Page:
The type of oven dictates the style of the pizza, which subsequently dictates the type of oven. Or something like that. It’s pretty much all one big circle, as it usually is with pizza, even when it’s square.
Most pizza ovens are first defined by their heating source—wood, coal, gas, and electric. The old-style brick ovens tend to be fired with wood or coal, although gas may be used, too. The newer commercial ovens—convection, deck, or conveyor—are powered by gas or electricity. In convection ovens heat is circulated by a fan. This blowing will cook the pizza evenly and may also dry it a bit, which may or may not be a desired effect. Deck ovens employ conduction, cooking the crust through direct contact between the pizza’s underskirt or undercarriage, to use the parlance for its bottom surface, and the stone or ceramic base of the oven chamber. Heat in a deck oven also radiates from gas or electric burners positioned either above or below the baking chamber. In conveyor ovens a conveyor belt carries the pizza from one end of the oven to the other, heating the pizza through forced-air convection, infrared heat, or radiation. In all ovens conduction heat can be applied directly to the crust from heat absorbed by a pan, as in the pan pizzas of Detroit, Rome, and Argentina.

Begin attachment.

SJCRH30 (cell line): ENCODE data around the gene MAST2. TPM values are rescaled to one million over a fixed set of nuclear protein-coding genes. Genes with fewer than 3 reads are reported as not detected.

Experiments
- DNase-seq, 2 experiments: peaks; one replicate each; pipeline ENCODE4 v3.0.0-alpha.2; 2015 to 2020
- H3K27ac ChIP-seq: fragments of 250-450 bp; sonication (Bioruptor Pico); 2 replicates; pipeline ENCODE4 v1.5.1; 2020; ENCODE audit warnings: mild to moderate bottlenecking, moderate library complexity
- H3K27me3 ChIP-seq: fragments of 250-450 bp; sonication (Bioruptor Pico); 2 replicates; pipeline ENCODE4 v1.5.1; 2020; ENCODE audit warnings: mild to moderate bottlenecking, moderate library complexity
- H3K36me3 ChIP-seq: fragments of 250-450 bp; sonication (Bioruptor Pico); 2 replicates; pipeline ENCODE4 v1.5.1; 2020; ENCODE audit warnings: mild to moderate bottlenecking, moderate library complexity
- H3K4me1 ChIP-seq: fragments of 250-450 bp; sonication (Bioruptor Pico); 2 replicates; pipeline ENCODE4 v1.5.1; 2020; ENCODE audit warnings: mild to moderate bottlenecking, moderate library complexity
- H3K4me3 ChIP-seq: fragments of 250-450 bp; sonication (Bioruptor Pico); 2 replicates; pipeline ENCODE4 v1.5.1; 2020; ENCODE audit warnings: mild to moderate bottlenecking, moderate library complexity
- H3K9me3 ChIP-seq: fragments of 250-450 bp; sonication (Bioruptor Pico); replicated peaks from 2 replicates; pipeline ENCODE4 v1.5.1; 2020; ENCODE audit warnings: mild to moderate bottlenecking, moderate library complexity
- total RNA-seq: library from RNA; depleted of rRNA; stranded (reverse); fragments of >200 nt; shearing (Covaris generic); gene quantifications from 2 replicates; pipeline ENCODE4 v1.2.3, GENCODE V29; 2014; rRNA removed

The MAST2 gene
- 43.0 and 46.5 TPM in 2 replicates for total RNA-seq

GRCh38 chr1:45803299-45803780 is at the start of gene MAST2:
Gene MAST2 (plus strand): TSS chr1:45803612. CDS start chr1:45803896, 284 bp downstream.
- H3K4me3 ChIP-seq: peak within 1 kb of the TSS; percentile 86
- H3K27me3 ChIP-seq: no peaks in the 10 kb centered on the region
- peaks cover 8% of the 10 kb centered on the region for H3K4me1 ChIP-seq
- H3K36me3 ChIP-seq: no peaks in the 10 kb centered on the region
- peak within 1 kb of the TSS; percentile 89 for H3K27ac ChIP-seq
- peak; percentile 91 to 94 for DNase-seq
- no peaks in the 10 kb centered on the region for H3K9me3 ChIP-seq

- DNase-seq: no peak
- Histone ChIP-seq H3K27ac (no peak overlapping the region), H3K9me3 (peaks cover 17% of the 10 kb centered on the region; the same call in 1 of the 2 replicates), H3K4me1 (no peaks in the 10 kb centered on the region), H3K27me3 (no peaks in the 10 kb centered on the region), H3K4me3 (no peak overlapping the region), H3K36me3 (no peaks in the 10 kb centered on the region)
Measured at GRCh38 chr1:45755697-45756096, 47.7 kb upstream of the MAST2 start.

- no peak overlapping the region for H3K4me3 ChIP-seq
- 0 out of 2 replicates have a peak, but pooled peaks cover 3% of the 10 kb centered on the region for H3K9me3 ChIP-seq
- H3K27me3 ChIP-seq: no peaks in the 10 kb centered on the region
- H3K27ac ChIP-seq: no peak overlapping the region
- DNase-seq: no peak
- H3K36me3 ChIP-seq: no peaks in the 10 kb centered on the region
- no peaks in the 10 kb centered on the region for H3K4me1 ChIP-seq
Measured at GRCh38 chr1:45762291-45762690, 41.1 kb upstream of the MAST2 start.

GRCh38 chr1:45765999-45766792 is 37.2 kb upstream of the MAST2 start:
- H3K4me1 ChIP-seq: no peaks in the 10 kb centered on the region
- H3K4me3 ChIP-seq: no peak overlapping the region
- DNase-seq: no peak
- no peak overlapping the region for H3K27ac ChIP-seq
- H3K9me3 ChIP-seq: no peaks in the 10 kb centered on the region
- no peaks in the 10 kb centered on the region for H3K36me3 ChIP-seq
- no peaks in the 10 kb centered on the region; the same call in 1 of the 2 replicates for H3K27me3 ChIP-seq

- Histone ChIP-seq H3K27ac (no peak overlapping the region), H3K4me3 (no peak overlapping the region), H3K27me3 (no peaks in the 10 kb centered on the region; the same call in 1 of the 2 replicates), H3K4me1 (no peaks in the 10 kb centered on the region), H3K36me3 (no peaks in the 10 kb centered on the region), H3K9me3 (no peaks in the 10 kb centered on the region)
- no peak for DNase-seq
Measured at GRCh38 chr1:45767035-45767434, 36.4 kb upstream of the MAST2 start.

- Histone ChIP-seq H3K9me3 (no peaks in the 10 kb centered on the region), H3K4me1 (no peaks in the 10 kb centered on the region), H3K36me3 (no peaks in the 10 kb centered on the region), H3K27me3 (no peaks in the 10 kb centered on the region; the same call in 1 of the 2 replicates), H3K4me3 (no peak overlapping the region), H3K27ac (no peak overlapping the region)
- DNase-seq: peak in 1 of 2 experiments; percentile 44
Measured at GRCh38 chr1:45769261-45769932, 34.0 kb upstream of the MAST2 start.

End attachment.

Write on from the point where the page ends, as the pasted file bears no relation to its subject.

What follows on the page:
Oven temperature affects the character and color of the pizza. A wood-fired oven heated above 900°F (482°C) can char and blacken a crust even before its crumb is fully dry and cooked through. The pizza is typically done in 90 seconds or fewer. A gas oven heated to 700°F (370°F) will brown more gradually, cooking in approximately 5 minutes, depending on the thickness of the crust and the desired crispness.
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